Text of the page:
These phrases are so deep and philosophical that we could write a thesis. It reaches far beyond just exercising the body. It is also an exercise in life, of the structures that surround us and that can be a limit to our creativity, if we see it that way. We continue with the tour of the notebook in Room 1 and we arrive at an exercise with a map of Barcelona. In this entry, participants study the structure of the city, comparing the Gothic Quarter of Barcelona with Chivilcoy, a city in Argentina. The idea is to remix the structure of the city of Barcelona: clarity vs. chaos, collective listening, pedestrian movement, body structure.

 

“Begin with small movements, as authentic as you can, like an internal scan.”

This is one of the phrases written during a ‘Collective Listening’ and ‘Genesis’ exercise. A moment when the dancers were savouring the sound:

If I would try to taste the sound, how would it taste?”

Movement as an easy thing, like if you want to move.”

To walk with the memory of the points of the body that were the trigger to start”

 

(Notes from Room 1 BIDE 2016)
(Notes from Room 1 BIDE 2016)

Notes from Room 1 BIDE 2016

 

We continue travelling through the pages of the notebook and arrive at a time when they suggest taking elements of “contact” and transporting them to any moment, movement or spatial situation. And we find the following phrase:

Restlessness of many or only a few: moving and performing alone feels good and free when it becomes a dance with more people. (You then) fall back into contact improvisation, into parameters, and feel stuck. "

And to escape from this place of feeling stuck we dive into a note about the act of ‘floating’: “We’re fish! Floating!’. The first exercise consisted of pushing a person into the centre and then they tried to escape. In the second exercise, everybody lifted one person as if they were floating.

 

(Notes from Room 1 BIDE 2016)
(Notes from B>Lab 2016)

Notes from Room 1 and B>Lab BIDE 2016 

 

 

What is the space inside us like? What is the space outside of us like?

And so we come to April 30th 2016, with the practice of ‘hugging’. Participants walk around the studio and hug people. And at some moments they hug just one person. Then a massage, a moment of calm to the sound of the song “Você é linda”, by Caetano Veloso. What a good idea! To receive or to give a massage whilst listening to this music. People begin to follow the melody and the compass (scope). A time to share a place and a specific moment with people - hugging them however you like.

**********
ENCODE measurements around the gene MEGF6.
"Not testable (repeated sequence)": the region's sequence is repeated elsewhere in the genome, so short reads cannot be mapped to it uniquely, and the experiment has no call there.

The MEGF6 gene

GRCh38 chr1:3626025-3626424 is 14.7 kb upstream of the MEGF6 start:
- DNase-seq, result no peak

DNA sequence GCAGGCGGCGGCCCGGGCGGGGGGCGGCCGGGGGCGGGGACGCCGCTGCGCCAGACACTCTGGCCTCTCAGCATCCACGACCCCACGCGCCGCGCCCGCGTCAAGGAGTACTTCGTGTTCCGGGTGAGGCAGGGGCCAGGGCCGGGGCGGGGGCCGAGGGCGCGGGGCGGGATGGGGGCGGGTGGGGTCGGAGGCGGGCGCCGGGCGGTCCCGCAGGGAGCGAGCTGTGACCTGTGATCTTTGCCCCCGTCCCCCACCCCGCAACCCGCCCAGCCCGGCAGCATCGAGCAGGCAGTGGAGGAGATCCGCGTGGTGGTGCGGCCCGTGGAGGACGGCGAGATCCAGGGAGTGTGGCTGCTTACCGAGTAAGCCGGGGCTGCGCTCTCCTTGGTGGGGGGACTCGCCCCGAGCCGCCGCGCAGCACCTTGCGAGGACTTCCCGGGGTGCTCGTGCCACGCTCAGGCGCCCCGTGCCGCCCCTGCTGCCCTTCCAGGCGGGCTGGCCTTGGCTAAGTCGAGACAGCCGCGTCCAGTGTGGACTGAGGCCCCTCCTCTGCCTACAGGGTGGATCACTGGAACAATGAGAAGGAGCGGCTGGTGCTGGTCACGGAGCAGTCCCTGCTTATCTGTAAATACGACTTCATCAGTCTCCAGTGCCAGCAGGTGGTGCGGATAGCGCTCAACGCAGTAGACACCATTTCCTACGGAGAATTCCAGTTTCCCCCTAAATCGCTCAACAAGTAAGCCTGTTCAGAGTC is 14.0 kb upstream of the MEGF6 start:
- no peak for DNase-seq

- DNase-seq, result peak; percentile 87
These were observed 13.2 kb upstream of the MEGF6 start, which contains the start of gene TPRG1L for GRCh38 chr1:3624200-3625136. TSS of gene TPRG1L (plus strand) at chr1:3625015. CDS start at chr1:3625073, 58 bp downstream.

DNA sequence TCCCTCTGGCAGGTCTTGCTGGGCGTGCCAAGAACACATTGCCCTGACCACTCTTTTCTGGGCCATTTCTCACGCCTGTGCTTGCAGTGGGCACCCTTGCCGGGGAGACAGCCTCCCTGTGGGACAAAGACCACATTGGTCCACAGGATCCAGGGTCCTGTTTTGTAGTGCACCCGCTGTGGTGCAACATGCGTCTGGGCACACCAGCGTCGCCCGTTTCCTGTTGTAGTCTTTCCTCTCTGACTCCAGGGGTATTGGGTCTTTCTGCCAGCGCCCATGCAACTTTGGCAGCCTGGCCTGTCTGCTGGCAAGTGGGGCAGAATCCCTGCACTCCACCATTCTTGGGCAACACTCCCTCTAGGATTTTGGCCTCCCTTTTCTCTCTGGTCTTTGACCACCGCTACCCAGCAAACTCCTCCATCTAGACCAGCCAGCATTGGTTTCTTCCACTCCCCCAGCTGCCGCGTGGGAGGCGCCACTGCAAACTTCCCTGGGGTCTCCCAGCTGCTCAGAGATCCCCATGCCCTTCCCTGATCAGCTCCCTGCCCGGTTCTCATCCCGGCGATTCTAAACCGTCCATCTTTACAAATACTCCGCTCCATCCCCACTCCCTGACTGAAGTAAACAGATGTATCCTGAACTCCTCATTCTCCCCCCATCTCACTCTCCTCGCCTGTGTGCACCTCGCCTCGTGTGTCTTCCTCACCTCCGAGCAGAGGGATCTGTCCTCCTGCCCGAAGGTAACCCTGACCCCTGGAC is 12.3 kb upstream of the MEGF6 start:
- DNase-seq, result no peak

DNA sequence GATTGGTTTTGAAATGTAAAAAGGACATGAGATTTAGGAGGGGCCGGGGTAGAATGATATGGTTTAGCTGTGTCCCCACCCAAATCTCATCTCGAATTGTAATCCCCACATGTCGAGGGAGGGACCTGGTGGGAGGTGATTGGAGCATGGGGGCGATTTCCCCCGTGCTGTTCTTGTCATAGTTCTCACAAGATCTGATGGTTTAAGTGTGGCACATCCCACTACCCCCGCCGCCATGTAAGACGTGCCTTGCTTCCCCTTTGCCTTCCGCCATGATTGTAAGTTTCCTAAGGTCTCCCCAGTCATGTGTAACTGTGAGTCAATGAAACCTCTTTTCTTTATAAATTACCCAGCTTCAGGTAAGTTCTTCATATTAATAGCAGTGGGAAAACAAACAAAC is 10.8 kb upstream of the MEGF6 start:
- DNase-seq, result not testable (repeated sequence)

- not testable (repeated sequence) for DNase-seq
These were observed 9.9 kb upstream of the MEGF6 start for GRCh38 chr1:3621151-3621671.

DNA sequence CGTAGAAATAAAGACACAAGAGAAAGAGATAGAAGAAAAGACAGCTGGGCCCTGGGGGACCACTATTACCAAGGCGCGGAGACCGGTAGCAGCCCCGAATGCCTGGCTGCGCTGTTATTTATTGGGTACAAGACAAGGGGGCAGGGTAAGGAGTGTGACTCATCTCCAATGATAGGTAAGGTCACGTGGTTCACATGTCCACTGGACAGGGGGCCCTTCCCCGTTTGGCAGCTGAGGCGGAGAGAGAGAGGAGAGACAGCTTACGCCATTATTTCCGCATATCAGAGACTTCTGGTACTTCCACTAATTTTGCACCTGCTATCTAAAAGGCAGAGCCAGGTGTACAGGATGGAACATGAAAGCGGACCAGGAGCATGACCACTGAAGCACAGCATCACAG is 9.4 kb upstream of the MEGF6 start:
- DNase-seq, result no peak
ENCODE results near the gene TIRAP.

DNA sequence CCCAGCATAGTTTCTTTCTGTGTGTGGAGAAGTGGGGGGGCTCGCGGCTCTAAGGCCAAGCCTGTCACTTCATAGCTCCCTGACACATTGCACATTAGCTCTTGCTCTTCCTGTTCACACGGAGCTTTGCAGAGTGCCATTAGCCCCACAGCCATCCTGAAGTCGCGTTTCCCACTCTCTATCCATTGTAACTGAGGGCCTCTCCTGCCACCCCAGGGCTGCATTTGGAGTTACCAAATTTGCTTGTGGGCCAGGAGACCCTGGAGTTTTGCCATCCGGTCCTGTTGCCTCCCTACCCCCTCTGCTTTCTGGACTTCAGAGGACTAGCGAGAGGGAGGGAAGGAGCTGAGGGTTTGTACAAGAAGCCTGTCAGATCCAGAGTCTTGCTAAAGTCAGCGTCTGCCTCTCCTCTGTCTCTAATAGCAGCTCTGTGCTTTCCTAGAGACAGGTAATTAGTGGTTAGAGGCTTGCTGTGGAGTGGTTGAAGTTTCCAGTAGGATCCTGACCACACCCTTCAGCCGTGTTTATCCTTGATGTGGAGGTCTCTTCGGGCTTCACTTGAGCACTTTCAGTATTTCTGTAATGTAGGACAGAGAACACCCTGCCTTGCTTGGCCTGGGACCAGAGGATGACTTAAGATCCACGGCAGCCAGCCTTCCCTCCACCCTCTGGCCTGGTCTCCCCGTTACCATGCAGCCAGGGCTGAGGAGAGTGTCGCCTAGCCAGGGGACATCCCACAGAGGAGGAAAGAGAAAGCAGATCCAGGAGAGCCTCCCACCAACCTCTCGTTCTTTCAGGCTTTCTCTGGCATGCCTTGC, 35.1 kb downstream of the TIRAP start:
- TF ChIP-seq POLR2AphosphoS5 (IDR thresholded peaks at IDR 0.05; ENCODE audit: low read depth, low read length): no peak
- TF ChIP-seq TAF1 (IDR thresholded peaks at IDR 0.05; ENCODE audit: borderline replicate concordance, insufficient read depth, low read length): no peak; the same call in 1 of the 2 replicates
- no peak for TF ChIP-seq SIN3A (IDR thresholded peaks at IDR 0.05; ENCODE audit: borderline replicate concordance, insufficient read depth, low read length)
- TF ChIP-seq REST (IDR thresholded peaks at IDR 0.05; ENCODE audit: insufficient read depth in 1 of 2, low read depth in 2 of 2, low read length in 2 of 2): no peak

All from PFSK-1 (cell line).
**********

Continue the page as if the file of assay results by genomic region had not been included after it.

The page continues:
The journey continues and we arrive at May 1st 2016, with the idea of: “Finding inside the perspectives / relations between bones and blood.” The participants are thinking about their bones, guts, blood, muscles, organs ... "How do you perceive us from the outside?" The dancers make movements reflecting on that… What is the space inside us like? What is the space outside of us like? The eyes are part of us too! " The idea is to work the body as a unit.

Continuing with the eyes, we go to the laboratory that aims to discover "the look behind (or the rear view)”. Where are things when we don't see them? These "secondary" eyes at the back of the neck give us the opportunity to remove "emotion" or insecurity from the conventional gaze.

How many directions does the body have and what are they?

Where we are in space. It's hard to be with yourself.

"Is it still moving internally? It ends when it ends. "

 

The fault in motion

 

(Notes from Room 1 BIDE 2016)
(Notes from Room 1 BIDE 2016)

Notes from Room 1 BIDE 2017

 

And we reach the end of our trip to the notebook from room 1 with the concept of Failing / Not Failing. Because failure is human. And with failure always comes much greater learning than the mistake itself. "The failure comes suddenly, gives, comes and goes.”

“Contact without gravity was the best moment. Meditation of the heart. "

"To relax oneself could be giving a direction not to collapse."

"Time travel is a glitch effect ... Knowing you opens my limits."

There were tears in this room. Disconnect your mobile phones and disable failure mode. "

(Notes from Room 1 BIDE 2016)
(Notes from Room 1 BIDE 2016)

B>Lab and notes from Room 1 BIDE 2016 

 

These are only a few entries from the notebook from room 1. They are records that we have selected so you can get an idea of the incredible content that we have saved. BIDE aims to transform all of its notebooks into a great book, documentary, exhibition ... Something as big and powerful as the storytelling in the journals. A tour through all the years and laboratories carried out during the 12 years of B> Meetings. And here we say goodbye, for now. Because the next Travel Journals are already scheduled: they will be written during our B> Meeting Cluster Edition, from November 25 to 28, in Barcelona, London with Zoë Leigh, New York with Giada Matteini, Mexico with Ireri Mujica, Jerusalem with MASH Dance House and Lima with José Avilés. See you soon!

 Vanessa Costa is brand-content, content strategist and editor on the BIDE. Translation: Zoë Leigh. 

 

(Notes from Room 1 BIDE 2016)

 

Sebastian Garcia Ferro and BIDE participants in 2016 and 2017

 

(Notes from Room 1 BIDE 2016)